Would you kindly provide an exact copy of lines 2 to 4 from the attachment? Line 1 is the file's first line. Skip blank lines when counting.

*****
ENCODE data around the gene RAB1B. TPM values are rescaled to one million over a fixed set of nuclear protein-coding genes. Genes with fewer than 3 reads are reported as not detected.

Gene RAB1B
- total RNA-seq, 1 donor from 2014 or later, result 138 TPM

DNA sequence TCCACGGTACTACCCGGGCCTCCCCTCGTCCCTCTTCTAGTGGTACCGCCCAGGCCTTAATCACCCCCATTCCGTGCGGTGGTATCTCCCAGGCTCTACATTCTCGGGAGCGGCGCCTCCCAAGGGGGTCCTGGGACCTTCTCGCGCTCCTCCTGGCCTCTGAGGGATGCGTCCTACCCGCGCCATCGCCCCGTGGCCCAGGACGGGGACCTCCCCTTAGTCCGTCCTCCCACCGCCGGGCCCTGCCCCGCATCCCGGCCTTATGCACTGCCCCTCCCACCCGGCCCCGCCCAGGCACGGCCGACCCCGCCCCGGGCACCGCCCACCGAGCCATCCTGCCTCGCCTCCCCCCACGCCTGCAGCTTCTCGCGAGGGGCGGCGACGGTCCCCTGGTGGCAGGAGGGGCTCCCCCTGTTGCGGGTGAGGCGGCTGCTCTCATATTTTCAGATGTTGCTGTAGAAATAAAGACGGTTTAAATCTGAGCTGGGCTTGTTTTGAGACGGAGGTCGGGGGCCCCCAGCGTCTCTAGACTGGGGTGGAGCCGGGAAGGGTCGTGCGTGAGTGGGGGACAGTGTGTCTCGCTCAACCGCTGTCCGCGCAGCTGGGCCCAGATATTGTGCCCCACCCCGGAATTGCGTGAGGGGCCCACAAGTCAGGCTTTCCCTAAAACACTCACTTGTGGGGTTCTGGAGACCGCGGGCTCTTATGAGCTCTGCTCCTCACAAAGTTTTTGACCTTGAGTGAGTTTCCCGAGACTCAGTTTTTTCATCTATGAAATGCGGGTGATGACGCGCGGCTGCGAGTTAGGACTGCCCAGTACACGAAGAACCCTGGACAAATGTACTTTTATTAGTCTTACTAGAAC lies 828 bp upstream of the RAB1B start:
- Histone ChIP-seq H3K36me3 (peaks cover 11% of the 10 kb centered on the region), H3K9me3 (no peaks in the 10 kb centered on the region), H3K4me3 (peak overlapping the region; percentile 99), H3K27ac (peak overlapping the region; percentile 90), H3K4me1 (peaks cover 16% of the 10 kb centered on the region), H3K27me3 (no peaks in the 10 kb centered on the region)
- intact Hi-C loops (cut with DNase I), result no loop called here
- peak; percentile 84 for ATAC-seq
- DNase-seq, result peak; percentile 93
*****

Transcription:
Gene RAB1B
- total RNA-seq, 1 donor from 2014 or later, result 138 TPM

DNA sequence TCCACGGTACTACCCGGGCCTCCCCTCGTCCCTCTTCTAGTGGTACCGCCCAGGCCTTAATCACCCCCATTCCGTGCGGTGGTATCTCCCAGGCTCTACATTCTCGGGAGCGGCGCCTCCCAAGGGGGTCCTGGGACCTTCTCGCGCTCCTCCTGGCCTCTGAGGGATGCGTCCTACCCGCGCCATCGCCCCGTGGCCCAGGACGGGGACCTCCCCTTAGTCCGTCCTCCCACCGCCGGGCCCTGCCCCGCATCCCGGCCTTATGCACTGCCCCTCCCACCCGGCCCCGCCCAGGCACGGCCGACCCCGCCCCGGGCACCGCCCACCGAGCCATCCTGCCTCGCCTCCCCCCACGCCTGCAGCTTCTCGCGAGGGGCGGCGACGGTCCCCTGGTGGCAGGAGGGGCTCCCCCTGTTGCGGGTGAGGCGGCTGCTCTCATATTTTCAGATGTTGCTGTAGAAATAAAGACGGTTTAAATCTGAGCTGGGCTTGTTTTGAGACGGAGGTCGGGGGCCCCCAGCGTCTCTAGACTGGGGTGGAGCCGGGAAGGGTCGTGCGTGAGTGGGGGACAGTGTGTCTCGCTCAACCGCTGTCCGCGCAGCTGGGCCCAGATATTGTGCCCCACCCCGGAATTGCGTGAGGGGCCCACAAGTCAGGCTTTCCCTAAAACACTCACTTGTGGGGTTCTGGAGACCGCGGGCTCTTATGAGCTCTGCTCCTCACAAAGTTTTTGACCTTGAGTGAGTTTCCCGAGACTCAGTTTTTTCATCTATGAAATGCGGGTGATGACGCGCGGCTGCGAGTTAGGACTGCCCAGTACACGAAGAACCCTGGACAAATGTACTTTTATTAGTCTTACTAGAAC lies 828 bp upstream of the RAB1B start: